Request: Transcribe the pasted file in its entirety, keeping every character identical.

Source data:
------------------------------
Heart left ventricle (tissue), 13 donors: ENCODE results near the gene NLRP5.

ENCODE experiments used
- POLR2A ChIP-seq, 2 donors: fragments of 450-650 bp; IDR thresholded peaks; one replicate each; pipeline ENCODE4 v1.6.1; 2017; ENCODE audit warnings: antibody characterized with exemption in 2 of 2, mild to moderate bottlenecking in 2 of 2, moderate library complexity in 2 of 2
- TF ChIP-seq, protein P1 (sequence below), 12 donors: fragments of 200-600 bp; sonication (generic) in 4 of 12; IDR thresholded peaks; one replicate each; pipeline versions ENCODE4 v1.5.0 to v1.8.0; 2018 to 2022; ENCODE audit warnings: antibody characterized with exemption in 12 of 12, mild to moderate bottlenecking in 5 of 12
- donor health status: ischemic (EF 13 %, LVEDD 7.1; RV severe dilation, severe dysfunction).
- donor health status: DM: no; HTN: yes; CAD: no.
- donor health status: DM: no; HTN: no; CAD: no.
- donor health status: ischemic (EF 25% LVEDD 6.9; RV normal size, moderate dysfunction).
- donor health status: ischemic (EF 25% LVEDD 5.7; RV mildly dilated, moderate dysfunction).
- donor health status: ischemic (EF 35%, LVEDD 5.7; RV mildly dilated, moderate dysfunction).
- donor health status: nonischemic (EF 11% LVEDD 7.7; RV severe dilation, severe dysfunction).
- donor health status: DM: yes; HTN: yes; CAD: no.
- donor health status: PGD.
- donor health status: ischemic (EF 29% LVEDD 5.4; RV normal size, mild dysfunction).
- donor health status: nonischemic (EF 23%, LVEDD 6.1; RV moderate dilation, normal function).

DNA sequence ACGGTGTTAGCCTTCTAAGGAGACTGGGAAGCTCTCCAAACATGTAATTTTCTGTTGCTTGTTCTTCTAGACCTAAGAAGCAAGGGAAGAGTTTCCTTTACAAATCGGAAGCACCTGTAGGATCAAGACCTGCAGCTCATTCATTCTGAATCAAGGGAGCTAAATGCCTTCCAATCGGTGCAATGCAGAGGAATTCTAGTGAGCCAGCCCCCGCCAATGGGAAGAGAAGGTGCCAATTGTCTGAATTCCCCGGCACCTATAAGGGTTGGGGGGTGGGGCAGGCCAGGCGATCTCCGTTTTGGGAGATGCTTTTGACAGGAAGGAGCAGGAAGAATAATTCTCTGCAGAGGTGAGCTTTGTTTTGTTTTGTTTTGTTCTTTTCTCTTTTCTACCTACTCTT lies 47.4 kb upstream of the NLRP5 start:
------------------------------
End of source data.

Heart left ventricle (tissue), 13 donors: ENCODE results near the gene NLRP5.

ENCODE experiments used
- POLR2A ChIP-seq, 2 donors: fragments of 450-650 bp; IDR thresholded peaks; one replicate each; pipeline ENCODE4 v1.6.1; 2017; ENCODE audit warnings: antibody characterized with exemption in 2 of 2, mild to moderate bottlenecking in 2 of 2, moderate library complexity in 2 of 2
- TF ChIP-seq, protein P1 (sequence below), 12 donors: fragments of 200-600 bp; sonication (generic) in 4 of 12; IDR thresholded peaks; one replicate each; pipeline versions ENCODE4 v1.5.0 to v1.8.0; 2018 to 2022; ENCODE audit warnings: antibody characterized with exemption in 12 of 12, mild to moderate bottlenecking in 5 of 12
- donor health status: ischemic (EF 13 %, LVEDD 7.1; RV severe dilation, severe dysfunction).
- donor health status: DM: no; HTN: yes; CAD: no.
- donor health status: DM: no; HTN: no; CAD: no.
- donor health status: ischemic (EF 25% LVEDD 6.9; RV normal size, moderate dysfunction).
- donor health status: ischemic (EF 25% LVEDD 5.7; RV mildly dilated, moderate dysfunction).
- donor health status: ischemic (EF 35%, LVEDD 5.7; RV mildly dilated, moderate dysfunction).
- donor health status: nonischemic (EF 11% LVEDD 7.7; RV severe dilation, severe dysfunction).
- donor health status: DM: yes; HTN: yes; CAD: no.
- donor health status: PGD.
- donor health status: ischemic (EF 29% LVEDD 5.4; RV normal size, mild dysfunction).
- donor health status: nonischemic (EF 23%, LVEDD 6.1; RV moderate dilation, normal function).

DNA sequence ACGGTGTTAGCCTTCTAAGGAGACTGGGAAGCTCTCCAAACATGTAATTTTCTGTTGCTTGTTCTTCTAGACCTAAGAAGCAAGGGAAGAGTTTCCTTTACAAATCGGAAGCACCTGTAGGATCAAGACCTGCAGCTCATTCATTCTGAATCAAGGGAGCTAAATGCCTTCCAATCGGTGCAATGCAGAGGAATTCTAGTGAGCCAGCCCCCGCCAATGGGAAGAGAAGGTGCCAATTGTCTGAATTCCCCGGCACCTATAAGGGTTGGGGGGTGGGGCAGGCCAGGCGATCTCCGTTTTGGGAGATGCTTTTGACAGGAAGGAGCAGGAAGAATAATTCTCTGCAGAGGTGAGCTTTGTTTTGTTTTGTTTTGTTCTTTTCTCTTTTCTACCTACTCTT lies 47.4 kb upstream of the NLRP5 start: